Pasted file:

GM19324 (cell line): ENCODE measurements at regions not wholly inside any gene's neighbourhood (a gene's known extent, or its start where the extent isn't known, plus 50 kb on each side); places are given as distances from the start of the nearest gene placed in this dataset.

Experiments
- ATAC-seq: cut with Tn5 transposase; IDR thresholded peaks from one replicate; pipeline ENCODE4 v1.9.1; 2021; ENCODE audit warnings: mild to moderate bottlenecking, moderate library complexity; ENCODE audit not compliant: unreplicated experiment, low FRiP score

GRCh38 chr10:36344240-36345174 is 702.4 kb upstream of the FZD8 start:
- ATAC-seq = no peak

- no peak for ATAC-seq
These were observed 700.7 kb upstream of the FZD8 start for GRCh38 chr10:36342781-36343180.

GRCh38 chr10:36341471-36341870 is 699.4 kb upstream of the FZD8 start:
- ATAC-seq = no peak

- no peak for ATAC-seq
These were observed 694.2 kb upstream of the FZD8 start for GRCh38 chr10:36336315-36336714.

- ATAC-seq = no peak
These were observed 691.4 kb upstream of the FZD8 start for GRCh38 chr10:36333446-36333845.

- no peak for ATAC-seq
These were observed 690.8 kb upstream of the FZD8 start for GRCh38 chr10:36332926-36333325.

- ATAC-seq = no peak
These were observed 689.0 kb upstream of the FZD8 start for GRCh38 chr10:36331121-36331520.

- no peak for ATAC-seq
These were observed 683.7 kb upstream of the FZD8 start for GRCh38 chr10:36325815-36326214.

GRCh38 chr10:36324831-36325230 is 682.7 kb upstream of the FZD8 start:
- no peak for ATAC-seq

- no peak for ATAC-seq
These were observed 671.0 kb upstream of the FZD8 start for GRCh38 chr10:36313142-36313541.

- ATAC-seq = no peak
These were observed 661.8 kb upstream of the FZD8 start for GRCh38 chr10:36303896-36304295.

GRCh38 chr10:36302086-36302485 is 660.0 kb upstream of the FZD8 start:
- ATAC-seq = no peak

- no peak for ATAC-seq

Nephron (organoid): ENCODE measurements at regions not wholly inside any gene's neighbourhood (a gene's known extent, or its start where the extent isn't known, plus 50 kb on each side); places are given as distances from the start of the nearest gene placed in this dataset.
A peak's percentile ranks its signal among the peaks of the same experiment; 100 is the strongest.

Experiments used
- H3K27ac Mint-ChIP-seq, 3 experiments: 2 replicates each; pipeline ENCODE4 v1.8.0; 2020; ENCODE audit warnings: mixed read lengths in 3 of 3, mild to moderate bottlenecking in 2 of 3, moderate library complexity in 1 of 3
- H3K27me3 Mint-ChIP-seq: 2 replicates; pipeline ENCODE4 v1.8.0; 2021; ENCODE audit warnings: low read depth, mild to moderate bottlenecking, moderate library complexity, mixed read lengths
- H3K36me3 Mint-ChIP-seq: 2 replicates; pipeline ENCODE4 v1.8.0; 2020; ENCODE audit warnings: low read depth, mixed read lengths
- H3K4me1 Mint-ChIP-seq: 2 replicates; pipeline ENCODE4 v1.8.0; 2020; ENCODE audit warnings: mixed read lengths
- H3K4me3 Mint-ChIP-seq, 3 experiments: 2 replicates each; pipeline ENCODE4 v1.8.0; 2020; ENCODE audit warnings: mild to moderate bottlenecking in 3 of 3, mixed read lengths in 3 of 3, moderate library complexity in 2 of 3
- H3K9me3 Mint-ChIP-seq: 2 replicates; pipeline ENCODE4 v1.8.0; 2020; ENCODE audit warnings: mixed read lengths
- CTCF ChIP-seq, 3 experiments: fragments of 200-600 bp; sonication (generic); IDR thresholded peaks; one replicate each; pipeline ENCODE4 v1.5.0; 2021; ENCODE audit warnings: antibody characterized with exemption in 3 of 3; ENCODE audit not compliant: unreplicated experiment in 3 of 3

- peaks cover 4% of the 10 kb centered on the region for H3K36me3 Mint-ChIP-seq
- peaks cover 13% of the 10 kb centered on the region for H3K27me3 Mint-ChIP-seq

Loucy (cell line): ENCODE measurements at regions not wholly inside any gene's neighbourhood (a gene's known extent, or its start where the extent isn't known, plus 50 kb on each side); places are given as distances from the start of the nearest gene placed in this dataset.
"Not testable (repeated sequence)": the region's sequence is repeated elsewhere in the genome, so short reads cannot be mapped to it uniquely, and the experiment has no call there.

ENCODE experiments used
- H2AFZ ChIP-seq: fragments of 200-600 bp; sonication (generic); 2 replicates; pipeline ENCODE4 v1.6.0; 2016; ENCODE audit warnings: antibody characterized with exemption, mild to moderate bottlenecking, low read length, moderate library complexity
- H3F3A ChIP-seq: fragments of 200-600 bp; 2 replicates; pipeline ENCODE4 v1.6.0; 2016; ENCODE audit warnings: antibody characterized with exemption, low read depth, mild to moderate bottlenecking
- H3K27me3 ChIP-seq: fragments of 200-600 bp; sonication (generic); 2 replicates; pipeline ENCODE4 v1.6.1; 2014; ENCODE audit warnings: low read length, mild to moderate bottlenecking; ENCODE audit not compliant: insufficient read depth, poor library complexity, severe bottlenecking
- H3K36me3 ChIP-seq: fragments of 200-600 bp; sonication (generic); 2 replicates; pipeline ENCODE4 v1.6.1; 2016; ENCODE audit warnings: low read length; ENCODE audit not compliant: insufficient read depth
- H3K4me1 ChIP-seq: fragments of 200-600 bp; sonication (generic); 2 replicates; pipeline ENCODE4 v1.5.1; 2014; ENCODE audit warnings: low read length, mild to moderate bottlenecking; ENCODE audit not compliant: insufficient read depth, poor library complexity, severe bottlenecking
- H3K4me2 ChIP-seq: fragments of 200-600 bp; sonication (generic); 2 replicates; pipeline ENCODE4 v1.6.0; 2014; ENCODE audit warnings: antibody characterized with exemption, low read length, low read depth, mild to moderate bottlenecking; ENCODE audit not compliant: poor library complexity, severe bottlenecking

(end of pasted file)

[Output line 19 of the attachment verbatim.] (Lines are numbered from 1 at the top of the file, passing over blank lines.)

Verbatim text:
These were observed 683.7 kb upstream of the FZD8 start for GRCh38 chr10:36325815-36326214.